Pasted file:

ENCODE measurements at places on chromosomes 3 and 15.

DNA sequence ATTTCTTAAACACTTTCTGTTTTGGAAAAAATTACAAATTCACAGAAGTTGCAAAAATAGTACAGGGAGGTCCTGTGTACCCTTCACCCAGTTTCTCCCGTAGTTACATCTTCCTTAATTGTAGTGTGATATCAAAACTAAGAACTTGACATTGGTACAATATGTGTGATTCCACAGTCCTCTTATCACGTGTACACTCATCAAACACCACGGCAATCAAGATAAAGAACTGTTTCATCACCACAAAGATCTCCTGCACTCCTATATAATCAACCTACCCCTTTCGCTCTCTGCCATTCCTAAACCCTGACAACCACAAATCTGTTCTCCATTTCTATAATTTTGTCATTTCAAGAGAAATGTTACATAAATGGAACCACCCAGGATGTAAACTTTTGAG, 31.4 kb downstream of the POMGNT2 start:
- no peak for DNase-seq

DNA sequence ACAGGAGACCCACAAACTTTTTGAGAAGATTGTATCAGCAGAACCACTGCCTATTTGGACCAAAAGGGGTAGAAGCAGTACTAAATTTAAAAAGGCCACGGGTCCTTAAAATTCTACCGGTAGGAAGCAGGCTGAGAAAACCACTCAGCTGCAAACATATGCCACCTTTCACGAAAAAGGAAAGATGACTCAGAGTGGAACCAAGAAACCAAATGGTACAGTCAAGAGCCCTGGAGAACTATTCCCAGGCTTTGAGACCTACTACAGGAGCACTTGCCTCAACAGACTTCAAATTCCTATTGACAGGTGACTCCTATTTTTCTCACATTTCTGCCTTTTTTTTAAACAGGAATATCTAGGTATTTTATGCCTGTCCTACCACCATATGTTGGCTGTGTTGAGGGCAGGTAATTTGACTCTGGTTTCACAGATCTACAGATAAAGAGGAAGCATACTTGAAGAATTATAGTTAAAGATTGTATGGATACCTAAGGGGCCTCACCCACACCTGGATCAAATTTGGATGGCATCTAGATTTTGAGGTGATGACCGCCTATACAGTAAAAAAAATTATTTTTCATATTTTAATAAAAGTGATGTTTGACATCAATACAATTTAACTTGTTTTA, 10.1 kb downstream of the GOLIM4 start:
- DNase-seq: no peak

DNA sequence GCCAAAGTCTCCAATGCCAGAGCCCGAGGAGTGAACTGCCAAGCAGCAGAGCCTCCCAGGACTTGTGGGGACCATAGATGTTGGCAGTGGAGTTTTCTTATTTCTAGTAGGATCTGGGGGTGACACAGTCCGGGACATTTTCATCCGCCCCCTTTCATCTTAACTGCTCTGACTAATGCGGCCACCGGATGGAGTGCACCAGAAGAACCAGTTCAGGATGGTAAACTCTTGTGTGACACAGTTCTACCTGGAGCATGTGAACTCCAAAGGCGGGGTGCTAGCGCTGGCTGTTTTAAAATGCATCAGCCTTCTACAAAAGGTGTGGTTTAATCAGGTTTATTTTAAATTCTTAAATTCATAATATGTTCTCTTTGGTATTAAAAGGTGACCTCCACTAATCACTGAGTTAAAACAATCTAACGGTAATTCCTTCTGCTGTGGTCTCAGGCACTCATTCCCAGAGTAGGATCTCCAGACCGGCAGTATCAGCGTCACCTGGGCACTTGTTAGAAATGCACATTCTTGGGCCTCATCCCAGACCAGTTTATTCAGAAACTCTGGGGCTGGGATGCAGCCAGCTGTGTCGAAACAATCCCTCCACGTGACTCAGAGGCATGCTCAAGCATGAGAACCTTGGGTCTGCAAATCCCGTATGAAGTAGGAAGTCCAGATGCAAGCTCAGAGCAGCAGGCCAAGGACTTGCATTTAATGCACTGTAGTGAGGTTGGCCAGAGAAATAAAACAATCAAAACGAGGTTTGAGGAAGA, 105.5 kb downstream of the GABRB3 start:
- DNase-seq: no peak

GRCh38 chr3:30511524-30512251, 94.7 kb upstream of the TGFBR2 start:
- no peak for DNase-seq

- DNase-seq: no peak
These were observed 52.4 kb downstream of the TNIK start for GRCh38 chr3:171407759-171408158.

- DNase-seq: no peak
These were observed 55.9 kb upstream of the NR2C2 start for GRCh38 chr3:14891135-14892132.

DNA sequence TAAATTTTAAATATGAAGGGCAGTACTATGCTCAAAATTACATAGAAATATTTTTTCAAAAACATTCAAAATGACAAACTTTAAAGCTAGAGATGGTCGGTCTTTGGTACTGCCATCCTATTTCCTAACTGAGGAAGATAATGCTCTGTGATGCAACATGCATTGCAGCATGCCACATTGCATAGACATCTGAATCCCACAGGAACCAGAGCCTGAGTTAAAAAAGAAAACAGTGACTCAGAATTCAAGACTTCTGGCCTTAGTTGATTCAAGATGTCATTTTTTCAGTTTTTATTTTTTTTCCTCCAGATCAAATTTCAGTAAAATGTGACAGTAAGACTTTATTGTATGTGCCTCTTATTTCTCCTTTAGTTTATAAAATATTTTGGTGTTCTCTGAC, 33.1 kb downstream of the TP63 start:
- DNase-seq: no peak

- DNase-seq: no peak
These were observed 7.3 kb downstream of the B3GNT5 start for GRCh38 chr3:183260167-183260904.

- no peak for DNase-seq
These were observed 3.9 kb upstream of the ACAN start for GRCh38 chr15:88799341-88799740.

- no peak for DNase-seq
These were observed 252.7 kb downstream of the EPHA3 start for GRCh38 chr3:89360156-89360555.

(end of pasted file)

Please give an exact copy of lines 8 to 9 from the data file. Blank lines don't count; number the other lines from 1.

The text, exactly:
GRCh38 chr3:30511524-30512251, 94.7 kb upstream of the TGFBR2 start:
- no peak for DNase-seq